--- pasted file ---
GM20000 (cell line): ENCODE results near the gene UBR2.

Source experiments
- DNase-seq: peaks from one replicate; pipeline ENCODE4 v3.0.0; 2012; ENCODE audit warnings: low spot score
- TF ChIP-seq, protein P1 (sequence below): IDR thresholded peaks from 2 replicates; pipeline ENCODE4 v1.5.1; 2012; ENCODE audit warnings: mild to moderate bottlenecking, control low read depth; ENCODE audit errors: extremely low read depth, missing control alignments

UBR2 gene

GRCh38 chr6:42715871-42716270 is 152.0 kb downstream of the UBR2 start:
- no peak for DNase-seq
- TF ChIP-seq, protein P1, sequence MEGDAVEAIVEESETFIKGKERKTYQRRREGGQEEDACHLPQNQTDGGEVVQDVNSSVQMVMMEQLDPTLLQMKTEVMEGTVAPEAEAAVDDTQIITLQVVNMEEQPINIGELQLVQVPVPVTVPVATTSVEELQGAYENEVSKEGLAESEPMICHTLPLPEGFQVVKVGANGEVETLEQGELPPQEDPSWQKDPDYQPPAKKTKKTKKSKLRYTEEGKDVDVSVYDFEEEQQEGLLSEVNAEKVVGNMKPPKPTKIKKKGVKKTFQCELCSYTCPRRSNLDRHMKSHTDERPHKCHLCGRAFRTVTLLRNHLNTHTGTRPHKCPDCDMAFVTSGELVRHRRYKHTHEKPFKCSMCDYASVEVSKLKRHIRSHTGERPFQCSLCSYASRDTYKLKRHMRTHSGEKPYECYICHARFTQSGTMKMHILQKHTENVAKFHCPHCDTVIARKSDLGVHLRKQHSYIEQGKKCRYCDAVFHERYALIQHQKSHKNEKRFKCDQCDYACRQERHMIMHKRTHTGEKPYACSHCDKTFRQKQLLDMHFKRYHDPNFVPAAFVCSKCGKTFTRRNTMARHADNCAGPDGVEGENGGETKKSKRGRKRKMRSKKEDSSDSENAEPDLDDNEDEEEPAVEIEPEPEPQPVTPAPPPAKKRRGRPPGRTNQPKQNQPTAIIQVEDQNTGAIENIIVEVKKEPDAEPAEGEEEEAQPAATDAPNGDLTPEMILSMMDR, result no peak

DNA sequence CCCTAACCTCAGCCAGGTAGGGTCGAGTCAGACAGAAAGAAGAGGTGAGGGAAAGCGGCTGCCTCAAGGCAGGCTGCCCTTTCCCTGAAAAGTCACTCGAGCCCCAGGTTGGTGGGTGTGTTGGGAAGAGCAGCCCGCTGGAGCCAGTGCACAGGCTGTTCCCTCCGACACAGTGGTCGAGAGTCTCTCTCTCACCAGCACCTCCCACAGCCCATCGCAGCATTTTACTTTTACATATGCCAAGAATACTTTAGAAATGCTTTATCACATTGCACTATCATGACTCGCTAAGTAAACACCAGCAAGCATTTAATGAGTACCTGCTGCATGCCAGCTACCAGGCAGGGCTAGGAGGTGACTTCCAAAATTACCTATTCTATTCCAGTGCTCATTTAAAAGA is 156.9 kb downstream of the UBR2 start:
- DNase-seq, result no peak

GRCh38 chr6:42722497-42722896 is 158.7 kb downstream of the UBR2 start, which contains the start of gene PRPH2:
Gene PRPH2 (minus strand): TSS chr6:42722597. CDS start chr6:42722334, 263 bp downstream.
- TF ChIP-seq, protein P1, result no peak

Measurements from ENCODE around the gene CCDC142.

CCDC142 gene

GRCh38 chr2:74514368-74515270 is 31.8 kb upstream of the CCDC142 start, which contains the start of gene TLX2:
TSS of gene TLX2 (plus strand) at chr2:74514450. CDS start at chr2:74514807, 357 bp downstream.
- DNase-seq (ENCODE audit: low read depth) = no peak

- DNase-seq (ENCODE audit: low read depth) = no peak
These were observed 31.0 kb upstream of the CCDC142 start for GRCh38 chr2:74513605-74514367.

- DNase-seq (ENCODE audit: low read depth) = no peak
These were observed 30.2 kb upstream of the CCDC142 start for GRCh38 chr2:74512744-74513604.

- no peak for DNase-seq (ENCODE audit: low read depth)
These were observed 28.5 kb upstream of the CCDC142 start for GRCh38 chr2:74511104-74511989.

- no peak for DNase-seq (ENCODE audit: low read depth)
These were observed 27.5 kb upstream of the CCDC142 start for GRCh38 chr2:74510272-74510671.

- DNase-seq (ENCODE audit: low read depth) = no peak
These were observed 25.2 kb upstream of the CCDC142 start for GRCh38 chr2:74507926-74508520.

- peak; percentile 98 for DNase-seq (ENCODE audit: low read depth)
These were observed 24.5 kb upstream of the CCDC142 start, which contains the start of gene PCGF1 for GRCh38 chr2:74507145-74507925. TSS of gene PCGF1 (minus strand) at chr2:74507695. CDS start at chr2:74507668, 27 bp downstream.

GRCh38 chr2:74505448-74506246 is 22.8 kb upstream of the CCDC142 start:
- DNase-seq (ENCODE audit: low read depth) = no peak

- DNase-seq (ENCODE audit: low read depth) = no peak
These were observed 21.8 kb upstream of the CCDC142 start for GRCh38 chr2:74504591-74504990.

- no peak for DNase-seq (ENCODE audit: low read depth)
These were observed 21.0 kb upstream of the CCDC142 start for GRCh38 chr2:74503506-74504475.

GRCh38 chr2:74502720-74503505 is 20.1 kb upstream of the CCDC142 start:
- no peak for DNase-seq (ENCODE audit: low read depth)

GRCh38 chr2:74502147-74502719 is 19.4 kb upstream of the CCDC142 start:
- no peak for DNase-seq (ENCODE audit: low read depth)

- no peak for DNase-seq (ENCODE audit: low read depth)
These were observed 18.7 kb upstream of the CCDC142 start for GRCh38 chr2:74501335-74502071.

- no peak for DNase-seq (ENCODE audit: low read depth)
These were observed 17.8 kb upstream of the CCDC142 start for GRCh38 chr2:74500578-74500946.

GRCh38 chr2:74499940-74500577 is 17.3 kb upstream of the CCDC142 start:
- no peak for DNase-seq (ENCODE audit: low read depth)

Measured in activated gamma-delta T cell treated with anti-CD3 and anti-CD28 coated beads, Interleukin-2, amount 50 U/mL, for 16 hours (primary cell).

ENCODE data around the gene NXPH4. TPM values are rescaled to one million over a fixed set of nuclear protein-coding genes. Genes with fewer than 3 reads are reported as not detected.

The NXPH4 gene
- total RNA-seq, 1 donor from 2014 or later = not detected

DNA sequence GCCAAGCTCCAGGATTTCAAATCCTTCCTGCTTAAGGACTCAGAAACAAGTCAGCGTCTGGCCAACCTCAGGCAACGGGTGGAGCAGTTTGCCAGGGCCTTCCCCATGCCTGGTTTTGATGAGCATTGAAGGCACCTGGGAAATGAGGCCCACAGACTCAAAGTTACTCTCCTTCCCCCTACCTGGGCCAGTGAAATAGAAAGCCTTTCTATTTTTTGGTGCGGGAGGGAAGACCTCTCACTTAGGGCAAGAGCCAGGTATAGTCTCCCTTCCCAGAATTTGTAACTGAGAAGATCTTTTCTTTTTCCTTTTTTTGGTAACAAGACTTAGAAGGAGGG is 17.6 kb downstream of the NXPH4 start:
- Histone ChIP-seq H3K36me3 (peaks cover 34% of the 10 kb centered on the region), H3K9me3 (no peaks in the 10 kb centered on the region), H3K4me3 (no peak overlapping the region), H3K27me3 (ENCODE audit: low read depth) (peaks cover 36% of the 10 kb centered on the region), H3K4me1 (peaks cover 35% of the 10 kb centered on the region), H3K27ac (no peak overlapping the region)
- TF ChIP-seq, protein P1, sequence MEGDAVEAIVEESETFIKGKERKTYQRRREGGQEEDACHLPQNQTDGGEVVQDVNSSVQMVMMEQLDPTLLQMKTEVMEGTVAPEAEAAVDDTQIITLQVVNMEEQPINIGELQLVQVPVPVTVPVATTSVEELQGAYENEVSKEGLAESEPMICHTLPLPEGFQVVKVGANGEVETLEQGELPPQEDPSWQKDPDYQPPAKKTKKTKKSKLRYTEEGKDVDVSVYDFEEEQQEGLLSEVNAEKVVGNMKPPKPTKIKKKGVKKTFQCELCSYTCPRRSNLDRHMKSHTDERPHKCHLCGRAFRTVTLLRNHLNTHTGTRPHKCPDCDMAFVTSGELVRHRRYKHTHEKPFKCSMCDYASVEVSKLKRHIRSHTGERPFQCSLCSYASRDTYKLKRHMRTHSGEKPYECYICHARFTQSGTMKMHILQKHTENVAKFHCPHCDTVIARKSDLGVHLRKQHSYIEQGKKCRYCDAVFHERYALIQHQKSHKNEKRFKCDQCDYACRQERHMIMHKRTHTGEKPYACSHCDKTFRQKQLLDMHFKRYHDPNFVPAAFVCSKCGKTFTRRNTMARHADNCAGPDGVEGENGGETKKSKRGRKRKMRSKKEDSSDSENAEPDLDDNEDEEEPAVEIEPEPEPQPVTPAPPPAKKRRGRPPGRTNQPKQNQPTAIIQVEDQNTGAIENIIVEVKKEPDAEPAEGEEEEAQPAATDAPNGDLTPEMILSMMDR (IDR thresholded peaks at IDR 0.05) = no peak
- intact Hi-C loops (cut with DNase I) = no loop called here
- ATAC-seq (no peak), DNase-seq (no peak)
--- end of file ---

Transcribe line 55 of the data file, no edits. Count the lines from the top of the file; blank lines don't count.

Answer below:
- ATAC-seq (no peak), DNase-seq (no peak)